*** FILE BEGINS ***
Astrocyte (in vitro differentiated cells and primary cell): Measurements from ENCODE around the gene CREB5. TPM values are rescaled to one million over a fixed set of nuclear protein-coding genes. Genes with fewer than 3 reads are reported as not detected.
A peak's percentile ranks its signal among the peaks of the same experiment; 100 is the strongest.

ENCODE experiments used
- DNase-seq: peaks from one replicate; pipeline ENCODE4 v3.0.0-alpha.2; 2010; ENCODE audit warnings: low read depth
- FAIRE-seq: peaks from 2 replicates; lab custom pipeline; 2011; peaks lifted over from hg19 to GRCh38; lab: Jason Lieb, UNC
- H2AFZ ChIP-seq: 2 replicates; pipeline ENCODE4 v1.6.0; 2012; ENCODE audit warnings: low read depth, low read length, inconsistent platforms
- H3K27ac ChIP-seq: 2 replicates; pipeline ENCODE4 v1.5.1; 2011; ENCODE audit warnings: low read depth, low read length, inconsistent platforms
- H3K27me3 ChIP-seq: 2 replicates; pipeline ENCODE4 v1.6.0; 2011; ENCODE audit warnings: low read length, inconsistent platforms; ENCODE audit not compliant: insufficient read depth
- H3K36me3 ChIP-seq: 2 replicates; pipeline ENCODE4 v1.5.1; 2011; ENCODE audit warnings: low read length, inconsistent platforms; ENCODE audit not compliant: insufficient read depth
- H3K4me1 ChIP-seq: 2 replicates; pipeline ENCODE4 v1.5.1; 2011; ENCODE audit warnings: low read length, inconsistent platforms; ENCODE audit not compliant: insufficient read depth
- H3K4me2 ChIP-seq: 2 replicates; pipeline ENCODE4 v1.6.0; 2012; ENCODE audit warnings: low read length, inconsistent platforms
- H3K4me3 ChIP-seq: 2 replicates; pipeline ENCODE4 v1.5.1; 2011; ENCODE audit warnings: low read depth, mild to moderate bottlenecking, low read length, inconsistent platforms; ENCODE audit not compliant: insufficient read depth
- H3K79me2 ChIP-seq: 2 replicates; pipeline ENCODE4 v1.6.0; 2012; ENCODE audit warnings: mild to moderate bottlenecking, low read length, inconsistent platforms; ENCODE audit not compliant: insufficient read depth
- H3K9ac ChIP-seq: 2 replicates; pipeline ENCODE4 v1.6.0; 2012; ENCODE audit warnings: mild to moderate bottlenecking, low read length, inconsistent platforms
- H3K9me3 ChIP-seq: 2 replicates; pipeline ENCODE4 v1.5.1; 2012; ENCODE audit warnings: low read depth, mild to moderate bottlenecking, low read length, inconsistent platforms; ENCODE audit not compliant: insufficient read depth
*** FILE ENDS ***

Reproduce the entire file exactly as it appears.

Astrocyte (in vitro differentiated cells and primary cell): Measurements from ENCODE around the gene CREB5. TPM values are rescaled to one million over a fixed set of nuclear protein-coding genes. Genes with fewer than 3 reads are reported as not detected.
A peak's percentile ranks its signal among the peaks of the same experiment; 100 is the strongest.

ENCODE experiments used
- DNase-seq: peaks from one replicate; pipeline ENCODE4 v3.0.0-alpha.2; 2010; ENCODE audit warnings: low read depth
- FAIRE-seq: peaks from 2 replicates; lab custom pipeline; 2011; peaks lifted over from hg19 to GRCh38; lab: Jason Lieb, UNC
- H2AFZ ChIP-seq: 2 replicates; pipeline ENCODE4 v1.6.0; 2012; ENCODE audit warnings: low read depth, low read length, inconsistent platforms
- H3K27ac ChIP-seq: 2 replicates; pipeline ENCODE4 v1.5.1; 2011; ENCODE audit warnings: low read depth, low read length, inconsistent platforms
- H3K27me3 ChIP-seq: 2 replicates; pipeline ENCODE4 v1.6.0; 2011; ENCODE audit warnings: low read length, inconsistent platforms; ENCODE audit not compliant: insufficient read depth
- H3K36me3 ChIP-seq: 2 replicates; pipeline ENCODE4 v1.5.1; 2011; ENCODE audit warnings: low read length, inconsistent platforms; ENCODE audit not compliant: insufficient read depth
- H3K4me1 ChIP-seq: 2 replicates; pipeline ENCODE4 v1.5.1; 2011; ENCODE audit warnings: low read length, inconsistent platforms; ENCODE audit not compliant: insufficient read depth
- H3K4me2 ChIP-seq: 2 replicates; pipeline ENCODE4 v1.6.0; 2012; ENCODE audit warnings: low read length, inconsistent platforms
- H3K4me3 ChIP-seq: 2 replicates; pipeline ENCODE4 v1.5.1; 2011; ENCODE audit warnings: low read depth, mild to moderate bottlenecking, low read length, inconsistent platforms; ENCODE audit not compliant: insufficient read depth
- H3K79me2 ChIP-seq: 2 replicates; pipeline ENCODE4 v1.6.0; 2012; ENCODE audit warnings: mild to moderate bottlenecking, low read length, inconsistent platforms; ENCODE audit not compliant: insufficient read depth
- H3K9ac ChIP-seq: 2 replicates; pipeline ENCODE4 v1.6.0; 2012; ENCODE audit warnings: mild to moderate bottlenecking, low read length, inconsistent platforms
- H3K9me3 ChIP-seq: 2 replicates; pipeline ENCODE4 v1.5.1; 2012; ENCODE audit warnings: low read depth, mild to moderate bottlenecking, low read length, inconsistent platforms; ENCODE audit not compliant: insufficient read depth